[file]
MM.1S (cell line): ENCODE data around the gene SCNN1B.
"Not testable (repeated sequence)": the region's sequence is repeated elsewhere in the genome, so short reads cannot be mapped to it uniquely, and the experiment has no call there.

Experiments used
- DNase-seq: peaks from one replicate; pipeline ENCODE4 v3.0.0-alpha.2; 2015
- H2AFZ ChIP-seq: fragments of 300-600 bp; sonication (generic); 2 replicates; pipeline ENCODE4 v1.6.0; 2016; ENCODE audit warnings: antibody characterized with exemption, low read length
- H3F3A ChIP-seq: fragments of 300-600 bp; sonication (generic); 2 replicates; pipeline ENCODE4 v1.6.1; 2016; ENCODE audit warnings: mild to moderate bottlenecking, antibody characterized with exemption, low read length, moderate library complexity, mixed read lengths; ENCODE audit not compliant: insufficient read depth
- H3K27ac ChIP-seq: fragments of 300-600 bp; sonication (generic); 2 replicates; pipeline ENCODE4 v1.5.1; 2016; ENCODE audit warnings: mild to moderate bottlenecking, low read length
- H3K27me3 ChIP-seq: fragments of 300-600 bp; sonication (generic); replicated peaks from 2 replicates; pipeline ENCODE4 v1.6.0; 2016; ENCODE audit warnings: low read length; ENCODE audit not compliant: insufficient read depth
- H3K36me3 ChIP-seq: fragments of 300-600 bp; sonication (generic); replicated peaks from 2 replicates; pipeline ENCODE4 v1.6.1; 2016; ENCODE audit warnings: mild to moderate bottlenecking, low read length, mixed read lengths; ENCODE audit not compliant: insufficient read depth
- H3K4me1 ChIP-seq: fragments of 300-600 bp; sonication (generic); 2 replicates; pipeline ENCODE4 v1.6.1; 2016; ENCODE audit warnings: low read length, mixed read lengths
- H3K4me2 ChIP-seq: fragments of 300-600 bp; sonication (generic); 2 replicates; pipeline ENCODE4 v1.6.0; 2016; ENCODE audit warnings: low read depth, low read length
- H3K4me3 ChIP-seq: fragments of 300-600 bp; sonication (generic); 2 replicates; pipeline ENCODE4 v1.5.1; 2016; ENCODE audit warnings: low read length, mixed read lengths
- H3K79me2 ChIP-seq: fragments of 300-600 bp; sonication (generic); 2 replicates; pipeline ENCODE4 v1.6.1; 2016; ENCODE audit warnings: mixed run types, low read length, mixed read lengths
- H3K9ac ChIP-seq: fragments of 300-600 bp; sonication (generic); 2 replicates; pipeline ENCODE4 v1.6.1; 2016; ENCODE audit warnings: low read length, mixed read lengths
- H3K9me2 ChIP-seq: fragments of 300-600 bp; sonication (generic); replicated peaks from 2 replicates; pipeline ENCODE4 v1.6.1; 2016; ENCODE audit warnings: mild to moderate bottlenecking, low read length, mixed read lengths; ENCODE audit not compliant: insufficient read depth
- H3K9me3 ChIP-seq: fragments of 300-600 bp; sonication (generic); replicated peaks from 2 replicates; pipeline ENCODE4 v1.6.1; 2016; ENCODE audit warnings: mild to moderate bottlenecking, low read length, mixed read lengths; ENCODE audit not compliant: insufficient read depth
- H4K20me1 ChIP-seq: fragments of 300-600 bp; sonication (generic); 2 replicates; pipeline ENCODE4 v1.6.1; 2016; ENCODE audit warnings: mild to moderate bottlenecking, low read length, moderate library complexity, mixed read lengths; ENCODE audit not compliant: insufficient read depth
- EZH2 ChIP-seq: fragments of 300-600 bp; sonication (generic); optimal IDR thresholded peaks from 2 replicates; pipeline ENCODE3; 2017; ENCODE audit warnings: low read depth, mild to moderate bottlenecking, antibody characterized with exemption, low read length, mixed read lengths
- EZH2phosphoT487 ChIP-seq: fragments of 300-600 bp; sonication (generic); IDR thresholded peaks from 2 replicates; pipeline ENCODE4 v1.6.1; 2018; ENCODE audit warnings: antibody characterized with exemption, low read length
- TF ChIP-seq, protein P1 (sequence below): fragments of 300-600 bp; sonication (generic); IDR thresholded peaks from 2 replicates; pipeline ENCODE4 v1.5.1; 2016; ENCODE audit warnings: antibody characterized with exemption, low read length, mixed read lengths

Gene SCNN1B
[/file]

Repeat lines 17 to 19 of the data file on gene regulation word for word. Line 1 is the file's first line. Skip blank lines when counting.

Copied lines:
- H4K20me1 ChIP-seq: fragments of 300-600 bp; sonication (generic); 2 replicates; pipeline ENCODE4 v1.6.1; 2016; ENCODE audit warnings: mild to moderate bottlenecking, low read length, moderate library complexity, mixed read lengths; ENCODE audit not compliant: insufficient read depth
- EZH2 ChIP-seq: fragments of 300-600 bp; sonication (generic); optimal IDR thresholded peaks from 2 replicates; pipeline ENCODE3; 2017; ENCODE audit warnings: low read depth, mild to moderate bottlenecking, antibody characterized with exemption, low read length, mixed read lengths
- EZH2phosphoT487 ChIP-seq: fragments of 300-600 bp; sonication (generic); IDR thresholded peaks from 2 replicates; pipeline ENCODE4 v1.6.1; 2018; ENCODE audit warnings: antibody characterized with exemption, low read length